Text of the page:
The ‘Responsible Adults’ are not so responsible

By Brooklyn Kiosow, Managing Editor

Patricia Ann McNair’s latest book “Responsible Adults” is a collection of writings from over the span of 18 years. Brooklyn Kiosow

Patricia Ann McNair has kept a diary since she was 9. To this day, her preferred method of writing is pen to paper—she said it slows you down, which is something writers often need.

“I really do believe that … the pen to page, in reading and writing on the page, allows you to get deeper and deeper and deeper into memory and imagination,” said McNair, an associate professor in the English and Creative Writing Department. “The efficiency of a computer is not necessarily useful to the depth of our creativity.”

“Responsible Adults” is McNair’s newest writing collection, and all of the stories were written at least partially by hand first.

Officially released Dec. 15, the book quickly reveals that the title is a bit deceiving. As the collection proves continuously, the “responsible adults” are anything but responsible, McNair said.

She wrote the collection over a span of around 18 years, and the first piece, a story about Sept. 11, 2001, titled ”Regarding Alix,” was written between 2002 and 2003.

McNair, an associate professor in the English and Creative Writing Department, prefers initially writing with pen to paper. Courtesy/Patricia Ann McNair

“I didn’t really know they were a ,” McNair said. “I was writing stories and submitting them … I hadn’t convinced myself they were going to be part of the same collection until 2019.”

“Responsible Adults” is composed of 18 stories—both short and long—and were planned originally to be ordered by alternating between story lengths. McNair eventually decided to order them by “aging.”

“Ultimately it [began with] younger people at the hands of irresponsible adults, to older people who were either responsible adults or were responsible for the adults who were irresponsible,” McNair said.

Initially, she tried to put together a different collection that was more intentionally linked, but it felt forced. McNair’s first collection of stories, “The Temple of Air,” had an arc to the book—which she did not think “Responsible Adults” needed.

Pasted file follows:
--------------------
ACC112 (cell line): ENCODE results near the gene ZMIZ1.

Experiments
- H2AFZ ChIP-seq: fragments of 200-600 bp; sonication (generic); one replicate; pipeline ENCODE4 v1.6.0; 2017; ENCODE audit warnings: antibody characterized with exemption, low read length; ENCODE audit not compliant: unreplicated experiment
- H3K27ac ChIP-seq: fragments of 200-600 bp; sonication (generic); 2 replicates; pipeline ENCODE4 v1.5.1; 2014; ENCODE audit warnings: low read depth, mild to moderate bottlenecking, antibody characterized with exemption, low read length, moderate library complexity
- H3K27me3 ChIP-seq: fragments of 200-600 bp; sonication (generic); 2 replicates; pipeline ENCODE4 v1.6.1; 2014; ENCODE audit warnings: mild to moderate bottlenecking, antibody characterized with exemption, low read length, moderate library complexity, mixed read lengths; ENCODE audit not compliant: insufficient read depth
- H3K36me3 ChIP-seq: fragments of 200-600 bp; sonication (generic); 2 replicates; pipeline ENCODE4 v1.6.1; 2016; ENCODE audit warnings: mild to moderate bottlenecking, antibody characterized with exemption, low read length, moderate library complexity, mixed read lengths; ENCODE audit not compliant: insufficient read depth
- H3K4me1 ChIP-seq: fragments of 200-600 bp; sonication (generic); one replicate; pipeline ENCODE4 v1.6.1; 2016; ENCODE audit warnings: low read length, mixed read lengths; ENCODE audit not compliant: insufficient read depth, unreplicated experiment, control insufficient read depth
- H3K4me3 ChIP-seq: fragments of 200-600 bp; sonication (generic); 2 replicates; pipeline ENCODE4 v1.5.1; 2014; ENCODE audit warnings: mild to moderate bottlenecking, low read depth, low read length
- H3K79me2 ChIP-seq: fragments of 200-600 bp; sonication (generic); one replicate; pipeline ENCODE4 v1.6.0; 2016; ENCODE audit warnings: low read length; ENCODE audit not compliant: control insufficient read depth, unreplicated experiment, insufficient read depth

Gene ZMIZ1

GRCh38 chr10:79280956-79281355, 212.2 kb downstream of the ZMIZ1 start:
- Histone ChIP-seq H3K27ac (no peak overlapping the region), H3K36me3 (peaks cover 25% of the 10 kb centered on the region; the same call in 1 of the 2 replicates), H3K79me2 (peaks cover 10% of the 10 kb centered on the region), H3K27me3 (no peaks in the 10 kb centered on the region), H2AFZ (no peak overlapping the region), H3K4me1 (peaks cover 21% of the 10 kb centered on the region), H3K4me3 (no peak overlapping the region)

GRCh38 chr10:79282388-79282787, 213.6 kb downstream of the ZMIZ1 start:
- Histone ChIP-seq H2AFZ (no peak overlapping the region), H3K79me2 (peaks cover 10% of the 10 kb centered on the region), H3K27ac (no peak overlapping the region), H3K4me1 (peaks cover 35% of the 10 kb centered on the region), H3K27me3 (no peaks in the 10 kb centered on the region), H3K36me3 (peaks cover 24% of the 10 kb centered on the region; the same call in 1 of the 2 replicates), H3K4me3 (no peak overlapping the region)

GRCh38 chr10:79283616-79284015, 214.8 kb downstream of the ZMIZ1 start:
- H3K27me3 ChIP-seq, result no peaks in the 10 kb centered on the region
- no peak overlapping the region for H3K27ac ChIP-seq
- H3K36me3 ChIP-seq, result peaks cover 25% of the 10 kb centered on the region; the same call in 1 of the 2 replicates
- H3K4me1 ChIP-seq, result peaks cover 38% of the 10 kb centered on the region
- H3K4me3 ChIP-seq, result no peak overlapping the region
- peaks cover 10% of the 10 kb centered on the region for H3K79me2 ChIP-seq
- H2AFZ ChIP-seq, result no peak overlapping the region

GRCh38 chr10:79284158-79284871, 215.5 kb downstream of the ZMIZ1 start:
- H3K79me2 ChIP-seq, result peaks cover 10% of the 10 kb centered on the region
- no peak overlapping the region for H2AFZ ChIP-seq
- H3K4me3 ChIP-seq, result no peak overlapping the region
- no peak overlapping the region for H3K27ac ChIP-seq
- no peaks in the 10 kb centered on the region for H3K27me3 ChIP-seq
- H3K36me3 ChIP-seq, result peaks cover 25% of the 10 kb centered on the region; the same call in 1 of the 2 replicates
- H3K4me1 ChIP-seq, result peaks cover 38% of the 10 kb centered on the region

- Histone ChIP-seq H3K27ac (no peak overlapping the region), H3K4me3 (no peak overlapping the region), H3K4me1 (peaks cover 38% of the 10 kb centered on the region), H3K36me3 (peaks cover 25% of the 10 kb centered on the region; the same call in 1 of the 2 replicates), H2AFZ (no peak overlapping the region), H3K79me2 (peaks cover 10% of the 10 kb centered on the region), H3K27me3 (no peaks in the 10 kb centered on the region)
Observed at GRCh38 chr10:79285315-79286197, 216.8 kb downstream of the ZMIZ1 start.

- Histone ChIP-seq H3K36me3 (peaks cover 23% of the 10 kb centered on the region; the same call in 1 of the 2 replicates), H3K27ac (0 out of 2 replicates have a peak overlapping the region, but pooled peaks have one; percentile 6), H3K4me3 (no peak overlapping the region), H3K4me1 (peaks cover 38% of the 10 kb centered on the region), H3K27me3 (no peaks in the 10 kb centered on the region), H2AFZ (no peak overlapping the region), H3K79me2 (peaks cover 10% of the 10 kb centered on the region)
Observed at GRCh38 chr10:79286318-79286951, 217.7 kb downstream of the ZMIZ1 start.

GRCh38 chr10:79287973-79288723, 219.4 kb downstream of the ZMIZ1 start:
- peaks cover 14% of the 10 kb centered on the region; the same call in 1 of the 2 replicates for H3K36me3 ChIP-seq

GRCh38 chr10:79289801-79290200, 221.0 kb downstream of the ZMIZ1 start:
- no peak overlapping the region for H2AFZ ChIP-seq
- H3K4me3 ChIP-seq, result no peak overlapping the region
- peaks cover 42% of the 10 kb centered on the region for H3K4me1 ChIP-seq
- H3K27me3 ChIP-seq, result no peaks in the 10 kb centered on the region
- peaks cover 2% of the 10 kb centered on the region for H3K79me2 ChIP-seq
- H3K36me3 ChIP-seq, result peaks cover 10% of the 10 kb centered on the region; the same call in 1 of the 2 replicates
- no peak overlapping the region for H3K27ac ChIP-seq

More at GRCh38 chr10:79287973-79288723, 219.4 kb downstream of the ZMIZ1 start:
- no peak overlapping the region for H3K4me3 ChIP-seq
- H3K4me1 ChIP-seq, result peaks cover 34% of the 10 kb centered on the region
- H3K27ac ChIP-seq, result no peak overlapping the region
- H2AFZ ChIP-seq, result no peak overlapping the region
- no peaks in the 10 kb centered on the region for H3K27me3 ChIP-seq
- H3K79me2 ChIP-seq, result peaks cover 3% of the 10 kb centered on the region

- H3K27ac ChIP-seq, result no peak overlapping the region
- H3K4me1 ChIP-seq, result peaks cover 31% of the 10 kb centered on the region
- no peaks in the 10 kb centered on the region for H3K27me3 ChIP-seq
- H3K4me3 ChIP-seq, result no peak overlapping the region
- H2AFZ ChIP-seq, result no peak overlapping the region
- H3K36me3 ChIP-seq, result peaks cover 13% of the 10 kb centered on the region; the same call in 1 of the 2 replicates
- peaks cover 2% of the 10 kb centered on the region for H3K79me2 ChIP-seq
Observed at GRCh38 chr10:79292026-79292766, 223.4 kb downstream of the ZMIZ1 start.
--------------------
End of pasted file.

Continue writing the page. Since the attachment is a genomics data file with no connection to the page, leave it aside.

common theme found throughout the collection is longing. McNair said she believes most stories share this theme, but she looked at longing through a different lens in her collection.

“One of the things that I’m interested in is the ache of the longing, not the resolution of the longing,” McNair said. “It’s more like the lovely pain of it.”

For McNair, each story in the collection has autobiographical elements, and some characters appear throughout the story more than once.

Throughout “Responsible Adults,” there are a number of absent fathers, and McNair lost her father when she was 15. She also grew up with brothers, and a version of one brother she was very close to shows up in a few of the stories.

Even when the story does not directly pull from her own life, she imagines some settings as if they were lived spaces she is familiar with.

“Even though the story is wholly made up, there are these moments of either emotional veracity or stolen moments of life that I bring in it,” McNair said.

The collection moves between in-depth scenes and fleeting moments. McNair also directly addresses the reader a number of times throughout.

McNair said she likes to “have a contract with the reader” and look them in the eye. She attended Columbia as an undergraduate student and said this is something she learned through story writing courses.

“I want my readers to feel like their participation is essential,” she said.

She said while this is definitely not a “feel-good book,” the point is not to come to a resolution.

“Even though there isn’t a single real happy ending in there … I’m hopeful that the characters are coming to some understanding in the stories that I’ve built for them,” McNair said.